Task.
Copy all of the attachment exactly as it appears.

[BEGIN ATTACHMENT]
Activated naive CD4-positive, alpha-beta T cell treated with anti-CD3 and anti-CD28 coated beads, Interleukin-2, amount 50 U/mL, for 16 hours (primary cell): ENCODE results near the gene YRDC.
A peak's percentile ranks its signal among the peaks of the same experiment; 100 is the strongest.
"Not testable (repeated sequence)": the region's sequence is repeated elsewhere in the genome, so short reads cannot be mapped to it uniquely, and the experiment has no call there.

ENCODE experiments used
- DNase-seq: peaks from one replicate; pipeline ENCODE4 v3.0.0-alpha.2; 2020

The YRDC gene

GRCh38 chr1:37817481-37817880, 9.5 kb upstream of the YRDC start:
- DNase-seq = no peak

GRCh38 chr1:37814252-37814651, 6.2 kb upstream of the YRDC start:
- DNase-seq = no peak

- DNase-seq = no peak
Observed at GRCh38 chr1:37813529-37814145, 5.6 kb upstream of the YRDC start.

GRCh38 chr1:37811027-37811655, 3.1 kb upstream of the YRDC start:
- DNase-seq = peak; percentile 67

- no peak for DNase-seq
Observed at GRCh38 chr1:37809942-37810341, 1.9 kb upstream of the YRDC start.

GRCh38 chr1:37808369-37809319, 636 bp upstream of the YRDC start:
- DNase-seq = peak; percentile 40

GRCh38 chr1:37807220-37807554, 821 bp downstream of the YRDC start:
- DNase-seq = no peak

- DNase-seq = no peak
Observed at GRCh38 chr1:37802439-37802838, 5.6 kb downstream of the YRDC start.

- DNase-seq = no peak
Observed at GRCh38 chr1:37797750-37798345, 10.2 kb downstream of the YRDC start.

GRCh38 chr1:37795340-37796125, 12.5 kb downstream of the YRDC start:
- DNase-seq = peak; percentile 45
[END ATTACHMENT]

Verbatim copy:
Activated naive CD4-positive, alpha-beta T cell treated with anti-CD3 and anti-CD28 coated beads, Interleukin-2, amount 50 U/mL, for 16 hours (primary cell): ENCODE results near the gene YRDC.
A peak's percentile ranks its signal among the peaks of the same experiment; 100 is the strongest.
"Not testable (repeated sequence)": the region's sequence is repeated elsewhere in the genome, so short reads cannot be mapped to it uniquely, and the experiment has no call there.

ENCODE experiments used
- DNase-seq: peaks from one replicate; pipeline ENCODE4 v3.0.0-alpha.2; 2020

The YRDC gene

GRCh38 chr1:37817481-37817880, 9.5 kb upstream of the YRDC start:
- DNase-seq = no peak

GRCh38 chr1:37814252-37814651, 6.2 kb upstream of the YRDC start:
- DNase-seq = no peak

- DNase-seq = no peak
Observed at GRCh38 chr1:37813529-37814145, 5.6 kb upstream of the YRDC start.

GRCh38 chr1:37811027-37811655, 3.1 kb upstream of the YRDC start:
- DNase-seq = peak; percentile 67

- no peak for DNase-seq
Observed at GRCh38 chr1:37809942-37810341, 1.9 kb upstream of the YRDC start.

GRCh38 chr1:37808369-37809319, 636 bp upstream of the YRDC start:
- DNase-seq = peak; percentile 40

GRCh38 chr1:37807220-37807554, 821 bp downstream of the YRDC start:
- DNase-seq = no peak

- DNase-seq = no peak
Observed at GRCh38 chr1:37802439-37802838, 5.6 kb downstream of the YRDC start.

- DNase-seq = no peak
Observed at GRCh38 chr1:37797750-37798345, 10.2 kb downstream of the YRDC start.

GRCh38 chr1:37795340-37796125, 12.5 kb downstream of the YRDC start:
- DNase-seq = peak; percentile 45